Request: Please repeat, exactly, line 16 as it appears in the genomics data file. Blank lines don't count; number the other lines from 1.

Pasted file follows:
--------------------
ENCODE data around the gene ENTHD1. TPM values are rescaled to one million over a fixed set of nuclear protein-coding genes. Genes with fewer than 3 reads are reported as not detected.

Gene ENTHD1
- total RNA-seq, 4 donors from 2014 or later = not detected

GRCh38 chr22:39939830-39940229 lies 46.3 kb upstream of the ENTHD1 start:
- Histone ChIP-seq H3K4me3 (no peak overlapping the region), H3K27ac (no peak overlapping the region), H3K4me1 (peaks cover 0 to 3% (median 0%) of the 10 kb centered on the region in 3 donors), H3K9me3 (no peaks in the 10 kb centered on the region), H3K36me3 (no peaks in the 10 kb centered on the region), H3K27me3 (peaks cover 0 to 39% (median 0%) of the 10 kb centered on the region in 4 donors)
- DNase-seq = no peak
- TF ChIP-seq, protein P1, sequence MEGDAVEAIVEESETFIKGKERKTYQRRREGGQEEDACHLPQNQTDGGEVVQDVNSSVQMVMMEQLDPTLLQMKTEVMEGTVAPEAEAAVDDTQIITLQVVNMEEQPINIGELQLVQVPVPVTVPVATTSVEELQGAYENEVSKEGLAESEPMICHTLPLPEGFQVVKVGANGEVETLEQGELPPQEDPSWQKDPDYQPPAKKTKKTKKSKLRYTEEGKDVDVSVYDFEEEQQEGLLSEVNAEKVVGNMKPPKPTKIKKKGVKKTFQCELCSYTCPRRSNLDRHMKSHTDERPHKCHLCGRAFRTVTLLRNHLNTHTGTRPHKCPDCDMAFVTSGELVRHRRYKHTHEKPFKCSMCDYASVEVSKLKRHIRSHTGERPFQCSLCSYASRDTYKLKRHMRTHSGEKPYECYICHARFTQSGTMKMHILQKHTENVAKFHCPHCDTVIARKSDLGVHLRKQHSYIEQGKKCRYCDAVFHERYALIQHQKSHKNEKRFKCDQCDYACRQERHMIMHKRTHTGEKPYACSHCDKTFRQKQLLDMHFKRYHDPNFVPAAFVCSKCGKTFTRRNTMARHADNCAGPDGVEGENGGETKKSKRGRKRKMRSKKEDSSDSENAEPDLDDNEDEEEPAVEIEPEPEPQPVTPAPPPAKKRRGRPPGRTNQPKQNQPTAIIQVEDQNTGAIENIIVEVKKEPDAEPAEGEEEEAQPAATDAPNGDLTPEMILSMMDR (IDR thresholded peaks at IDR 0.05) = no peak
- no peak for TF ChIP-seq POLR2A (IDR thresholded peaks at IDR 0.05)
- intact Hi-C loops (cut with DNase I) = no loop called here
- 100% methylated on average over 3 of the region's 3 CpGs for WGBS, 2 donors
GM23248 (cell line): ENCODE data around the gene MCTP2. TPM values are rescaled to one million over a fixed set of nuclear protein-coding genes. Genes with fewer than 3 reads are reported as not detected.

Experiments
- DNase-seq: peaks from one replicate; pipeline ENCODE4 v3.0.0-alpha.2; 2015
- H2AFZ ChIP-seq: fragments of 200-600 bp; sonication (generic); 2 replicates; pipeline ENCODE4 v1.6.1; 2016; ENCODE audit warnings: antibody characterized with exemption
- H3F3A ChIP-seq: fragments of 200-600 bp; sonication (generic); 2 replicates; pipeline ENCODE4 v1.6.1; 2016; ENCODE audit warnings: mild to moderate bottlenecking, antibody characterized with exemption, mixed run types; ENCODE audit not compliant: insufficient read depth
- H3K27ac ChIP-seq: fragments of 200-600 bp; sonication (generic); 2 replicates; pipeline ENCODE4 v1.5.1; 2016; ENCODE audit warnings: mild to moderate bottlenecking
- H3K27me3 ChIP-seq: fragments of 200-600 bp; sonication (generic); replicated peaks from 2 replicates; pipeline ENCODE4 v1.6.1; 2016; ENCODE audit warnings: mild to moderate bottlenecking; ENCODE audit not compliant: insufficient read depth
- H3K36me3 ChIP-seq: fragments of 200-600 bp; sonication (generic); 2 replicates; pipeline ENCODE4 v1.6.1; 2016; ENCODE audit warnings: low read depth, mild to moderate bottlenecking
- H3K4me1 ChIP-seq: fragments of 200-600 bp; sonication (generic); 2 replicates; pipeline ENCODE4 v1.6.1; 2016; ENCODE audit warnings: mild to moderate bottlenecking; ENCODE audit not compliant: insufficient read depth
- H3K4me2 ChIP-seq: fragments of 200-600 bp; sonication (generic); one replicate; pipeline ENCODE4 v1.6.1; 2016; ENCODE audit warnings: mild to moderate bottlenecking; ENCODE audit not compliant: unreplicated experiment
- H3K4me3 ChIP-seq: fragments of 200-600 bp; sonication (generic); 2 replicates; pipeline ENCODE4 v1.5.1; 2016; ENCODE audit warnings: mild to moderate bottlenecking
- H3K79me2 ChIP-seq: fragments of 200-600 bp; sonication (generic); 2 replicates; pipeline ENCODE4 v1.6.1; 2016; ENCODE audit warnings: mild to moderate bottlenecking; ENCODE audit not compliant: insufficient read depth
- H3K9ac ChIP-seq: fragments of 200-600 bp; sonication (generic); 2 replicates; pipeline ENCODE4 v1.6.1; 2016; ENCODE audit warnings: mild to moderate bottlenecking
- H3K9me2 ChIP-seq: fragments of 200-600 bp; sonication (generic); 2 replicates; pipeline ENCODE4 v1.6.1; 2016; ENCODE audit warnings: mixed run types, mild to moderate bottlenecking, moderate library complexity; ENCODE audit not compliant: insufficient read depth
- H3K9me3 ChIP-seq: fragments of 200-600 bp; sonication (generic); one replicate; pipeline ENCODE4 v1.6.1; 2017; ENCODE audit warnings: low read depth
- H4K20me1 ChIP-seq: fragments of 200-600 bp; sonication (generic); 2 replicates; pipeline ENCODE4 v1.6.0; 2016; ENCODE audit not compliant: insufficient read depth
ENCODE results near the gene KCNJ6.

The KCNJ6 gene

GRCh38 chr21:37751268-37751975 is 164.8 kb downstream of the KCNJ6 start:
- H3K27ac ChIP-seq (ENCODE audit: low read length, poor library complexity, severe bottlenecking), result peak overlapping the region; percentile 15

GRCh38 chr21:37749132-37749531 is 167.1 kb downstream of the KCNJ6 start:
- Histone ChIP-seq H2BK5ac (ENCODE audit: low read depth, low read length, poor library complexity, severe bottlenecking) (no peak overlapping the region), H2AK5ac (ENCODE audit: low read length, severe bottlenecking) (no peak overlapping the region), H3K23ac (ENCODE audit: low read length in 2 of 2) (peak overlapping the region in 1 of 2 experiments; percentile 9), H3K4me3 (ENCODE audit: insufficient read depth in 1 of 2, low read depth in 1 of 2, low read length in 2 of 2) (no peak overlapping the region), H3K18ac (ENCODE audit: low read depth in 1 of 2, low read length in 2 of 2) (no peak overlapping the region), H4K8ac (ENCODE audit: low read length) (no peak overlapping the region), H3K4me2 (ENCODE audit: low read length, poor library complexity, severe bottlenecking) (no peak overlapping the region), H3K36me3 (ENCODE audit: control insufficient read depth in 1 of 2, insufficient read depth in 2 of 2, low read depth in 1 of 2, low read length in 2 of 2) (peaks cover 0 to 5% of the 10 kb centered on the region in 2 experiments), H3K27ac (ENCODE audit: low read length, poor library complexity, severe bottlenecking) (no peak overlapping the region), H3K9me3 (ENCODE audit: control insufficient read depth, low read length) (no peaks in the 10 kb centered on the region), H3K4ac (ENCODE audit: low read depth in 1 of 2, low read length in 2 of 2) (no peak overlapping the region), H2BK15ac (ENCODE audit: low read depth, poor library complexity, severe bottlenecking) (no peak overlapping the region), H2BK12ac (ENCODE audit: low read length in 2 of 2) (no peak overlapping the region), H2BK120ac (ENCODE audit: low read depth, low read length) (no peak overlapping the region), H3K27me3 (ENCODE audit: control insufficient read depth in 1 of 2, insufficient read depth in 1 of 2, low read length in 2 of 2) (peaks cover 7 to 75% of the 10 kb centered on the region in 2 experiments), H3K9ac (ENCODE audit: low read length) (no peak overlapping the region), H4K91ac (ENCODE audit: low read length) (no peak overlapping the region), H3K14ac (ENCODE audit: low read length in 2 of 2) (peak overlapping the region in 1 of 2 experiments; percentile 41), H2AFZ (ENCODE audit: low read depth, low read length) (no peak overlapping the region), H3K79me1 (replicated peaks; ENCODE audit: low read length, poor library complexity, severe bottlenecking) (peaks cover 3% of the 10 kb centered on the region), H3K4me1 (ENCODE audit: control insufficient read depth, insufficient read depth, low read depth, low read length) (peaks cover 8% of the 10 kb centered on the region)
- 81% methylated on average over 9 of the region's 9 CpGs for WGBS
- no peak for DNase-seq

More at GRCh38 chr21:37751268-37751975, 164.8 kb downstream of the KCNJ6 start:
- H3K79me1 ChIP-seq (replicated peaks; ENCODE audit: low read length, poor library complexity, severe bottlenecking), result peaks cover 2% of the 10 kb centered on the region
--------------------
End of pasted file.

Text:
- H3K27ac ChIP-seq: fragments of 200-600 bp; sonication (generic); 2 replicates; pipeline ENCODE4 v1.5.1; 2016; ENCODE audit warnings: mild to moderate bottlenecking